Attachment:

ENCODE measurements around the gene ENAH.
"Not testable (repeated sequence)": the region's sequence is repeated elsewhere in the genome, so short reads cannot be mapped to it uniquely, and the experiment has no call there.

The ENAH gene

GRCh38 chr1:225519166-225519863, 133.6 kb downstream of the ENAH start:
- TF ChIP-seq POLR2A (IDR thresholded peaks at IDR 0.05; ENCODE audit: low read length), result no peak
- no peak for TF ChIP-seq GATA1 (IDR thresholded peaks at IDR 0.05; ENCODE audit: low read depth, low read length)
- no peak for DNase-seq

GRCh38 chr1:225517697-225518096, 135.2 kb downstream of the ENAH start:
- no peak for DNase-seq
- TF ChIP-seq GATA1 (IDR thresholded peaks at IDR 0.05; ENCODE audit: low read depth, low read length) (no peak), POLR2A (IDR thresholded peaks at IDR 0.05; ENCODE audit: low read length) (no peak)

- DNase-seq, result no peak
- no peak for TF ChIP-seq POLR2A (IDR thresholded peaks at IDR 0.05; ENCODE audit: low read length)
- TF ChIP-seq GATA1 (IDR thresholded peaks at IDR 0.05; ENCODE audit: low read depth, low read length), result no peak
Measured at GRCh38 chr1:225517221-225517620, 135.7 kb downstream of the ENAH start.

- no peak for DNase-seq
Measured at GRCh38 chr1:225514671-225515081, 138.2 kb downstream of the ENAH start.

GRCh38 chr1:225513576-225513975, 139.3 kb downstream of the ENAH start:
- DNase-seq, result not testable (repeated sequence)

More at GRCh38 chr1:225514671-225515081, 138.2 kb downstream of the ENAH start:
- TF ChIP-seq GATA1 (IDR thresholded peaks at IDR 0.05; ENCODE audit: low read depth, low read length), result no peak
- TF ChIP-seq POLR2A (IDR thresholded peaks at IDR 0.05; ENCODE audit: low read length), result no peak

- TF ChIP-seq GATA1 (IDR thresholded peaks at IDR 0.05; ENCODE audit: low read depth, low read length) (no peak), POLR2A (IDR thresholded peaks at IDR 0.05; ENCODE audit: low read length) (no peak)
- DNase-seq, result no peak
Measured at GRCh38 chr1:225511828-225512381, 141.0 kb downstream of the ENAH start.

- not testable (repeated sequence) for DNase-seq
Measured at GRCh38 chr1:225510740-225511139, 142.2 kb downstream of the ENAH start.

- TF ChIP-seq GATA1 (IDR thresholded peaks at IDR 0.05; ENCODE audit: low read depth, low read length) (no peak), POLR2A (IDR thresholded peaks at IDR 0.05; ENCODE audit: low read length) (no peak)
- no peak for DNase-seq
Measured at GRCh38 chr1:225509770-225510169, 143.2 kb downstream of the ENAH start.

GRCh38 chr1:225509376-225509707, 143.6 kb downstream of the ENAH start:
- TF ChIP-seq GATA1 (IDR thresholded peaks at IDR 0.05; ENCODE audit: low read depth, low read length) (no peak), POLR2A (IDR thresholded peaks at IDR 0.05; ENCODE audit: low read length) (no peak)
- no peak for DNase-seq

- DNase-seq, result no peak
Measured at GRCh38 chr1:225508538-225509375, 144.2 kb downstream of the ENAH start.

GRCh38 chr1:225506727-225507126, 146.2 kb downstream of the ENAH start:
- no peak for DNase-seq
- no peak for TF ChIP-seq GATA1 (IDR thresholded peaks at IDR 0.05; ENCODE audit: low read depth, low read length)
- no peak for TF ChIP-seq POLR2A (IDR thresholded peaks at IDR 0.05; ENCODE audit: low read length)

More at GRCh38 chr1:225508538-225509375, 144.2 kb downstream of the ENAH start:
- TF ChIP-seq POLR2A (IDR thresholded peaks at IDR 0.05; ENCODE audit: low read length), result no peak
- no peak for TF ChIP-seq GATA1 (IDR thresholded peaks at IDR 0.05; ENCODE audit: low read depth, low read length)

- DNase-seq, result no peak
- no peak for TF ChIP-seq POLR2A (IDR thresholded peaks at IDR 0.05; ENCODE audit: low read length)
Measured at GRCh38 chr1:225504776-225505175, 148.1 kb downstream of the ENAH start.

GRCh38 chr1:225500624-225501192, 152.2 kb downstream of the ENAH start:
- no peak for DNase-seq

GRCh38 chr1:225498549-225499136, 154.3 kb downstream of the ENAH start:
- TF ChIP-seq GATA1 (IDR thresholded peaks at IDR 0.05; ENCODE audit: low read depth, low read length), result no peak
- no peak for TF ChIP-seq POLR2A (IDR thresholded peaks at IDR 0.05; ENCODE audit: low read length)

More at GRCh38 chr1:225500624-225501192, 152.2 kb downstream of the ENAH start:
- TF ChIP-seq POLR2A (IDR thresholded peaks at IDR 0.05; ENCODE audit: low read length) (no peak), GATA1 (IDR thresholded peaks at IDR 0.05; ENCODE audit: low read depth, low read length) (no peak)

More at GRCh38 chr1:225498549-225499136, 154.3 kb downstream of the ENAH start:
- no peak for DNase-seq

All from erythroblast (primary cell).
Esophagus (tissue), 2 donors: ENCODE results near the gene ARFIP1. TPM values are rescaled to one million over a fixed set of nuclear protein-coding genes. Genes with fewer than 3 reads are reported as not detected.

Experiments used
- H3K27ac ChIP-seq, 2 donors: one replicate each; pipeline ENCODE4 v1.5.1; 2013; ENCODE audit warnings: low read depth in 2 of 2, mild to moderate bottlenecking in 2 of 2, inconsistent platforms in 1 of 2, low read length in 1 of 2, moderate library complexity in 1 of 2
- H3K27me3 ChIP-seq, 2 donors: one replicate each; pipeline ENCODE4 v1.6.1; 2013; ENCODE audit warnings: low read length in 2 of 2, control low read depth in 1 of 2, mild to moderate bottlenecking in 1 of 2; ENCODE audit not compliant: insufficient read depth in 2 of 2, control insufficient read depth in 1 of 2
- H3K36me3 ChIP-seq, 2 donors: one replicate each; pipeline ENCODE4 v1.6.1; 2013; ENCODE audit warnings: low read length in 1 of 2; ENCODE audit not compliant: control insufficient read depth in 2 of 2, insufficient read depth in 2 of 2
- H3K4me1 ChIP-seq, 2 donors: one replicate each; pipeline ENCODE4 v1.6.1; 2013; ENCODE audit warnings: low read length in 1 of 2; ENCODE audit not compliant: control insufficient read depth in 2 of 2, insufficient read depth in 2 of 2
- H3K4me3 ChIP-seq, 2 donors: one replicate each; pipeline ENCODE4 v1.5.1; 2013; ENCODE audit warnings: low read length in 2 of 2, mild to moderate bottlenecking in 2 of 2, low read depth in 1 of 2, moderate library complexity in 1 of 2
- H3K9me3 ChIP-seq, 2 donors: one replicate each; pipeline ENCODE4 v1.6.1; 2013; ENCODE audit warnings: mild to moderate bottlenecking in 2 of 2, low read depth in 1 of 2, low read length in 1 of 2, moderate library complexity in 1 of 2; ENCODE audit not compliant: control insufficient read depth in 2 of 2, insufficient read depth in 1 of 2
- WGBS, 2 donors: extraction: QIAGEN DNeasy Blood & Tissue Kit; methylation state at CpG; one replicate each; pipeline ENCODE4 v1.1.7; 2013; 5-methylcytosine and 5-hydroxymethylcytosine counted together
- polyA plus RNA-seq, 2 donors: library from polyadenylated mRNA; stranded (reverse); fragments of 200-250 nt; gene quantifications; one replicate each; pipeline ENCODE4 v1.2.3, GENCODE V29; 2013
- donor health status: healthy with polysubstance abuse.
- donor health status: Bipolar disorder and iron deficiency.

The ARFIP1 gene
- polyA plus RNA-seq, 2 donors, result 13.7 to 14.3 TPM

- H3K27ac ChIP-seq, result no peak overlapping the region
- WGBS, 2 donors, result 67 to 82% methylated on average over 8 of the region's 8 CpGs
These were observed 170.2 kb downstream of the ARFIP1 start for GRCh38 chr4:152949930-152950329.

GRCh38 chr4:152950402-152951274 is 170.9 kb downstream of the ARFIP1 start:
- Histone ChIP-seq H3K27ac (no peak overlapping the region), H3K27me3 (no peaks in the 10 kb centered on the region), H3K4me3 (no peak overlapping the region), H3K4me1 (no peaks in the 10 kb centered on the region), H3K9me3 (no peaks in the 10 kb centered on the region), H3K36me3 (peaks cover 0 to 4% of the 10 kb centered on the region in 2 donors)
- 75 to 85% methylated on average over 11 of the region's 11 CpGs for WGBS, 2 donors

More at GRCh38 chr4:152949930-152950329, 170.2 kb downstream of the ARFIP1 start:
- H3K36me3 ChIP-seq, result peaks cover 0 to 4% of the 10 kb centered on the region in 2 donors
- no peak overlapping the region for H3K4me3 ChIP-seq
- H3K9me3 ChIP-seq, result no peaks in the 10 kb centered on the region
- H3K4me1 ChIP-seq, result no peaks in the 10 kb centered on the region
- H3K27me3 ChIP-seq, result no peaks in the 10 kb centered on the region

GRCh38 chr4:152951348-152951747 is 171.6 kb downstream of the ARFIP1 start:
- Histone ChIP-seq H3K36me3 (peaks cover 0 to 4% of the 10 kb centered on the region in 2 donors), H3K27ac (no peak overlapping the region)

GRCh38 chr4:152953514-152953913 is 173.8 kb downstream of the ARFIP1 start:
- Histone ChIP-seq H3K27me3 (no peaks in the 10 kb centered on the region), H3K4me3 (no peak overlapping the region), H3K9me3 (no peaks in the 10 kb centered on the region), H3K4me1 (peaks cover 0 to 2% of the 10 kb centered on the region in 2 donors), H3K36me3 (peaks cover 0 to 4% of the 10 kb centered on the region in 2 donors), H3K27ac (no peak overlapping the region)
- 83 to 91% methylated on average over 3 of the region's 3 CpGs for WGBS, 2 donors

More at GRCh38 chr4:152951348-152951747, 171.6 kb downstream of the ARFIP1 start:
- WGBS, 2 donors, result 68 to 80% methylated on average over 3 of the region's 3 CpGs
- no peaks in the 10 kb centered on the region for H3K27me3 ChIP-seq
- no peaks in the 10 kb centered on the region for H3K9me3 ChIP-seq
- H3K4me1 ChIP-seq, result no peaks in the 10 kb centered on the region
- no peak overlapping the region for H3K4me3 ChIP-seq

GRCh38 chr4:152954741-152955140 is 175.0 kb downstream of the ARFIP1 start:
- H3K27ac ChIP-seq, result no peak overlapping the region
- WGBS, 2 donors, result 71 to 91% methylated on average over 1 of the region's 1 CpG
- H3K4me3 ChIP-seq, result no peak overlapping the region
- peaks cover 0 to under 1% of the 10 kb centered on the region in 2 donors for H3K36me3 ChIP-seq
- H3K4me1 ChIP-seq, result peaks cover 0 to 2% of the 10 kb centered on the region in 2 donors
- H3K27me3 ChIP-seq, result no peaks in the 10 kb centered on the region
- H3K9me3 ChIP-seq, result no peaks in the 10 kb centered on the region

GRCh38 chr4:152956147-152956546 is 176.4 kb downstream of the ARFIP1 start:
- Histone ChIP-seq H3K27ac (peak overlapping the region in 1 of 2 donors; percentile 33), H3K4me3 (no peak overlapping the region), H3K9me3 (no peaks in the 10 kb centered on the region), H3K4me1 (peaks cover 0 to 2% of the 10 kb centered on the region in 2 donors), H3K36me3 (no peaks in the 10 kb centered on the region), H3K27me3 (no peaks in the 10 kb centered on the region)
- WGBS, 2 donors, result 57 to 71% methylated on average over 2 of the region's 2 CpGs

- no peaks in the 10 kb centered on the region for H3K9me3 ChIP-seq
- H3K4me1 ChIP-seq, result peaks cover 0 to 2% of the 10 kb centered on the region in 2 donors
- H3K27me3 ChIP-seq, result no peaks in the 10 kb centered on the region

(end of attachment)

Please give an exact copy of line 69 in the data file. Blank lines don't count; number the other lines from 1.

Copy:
- H3K27ac ChIP-seq, result no peak overlapping the region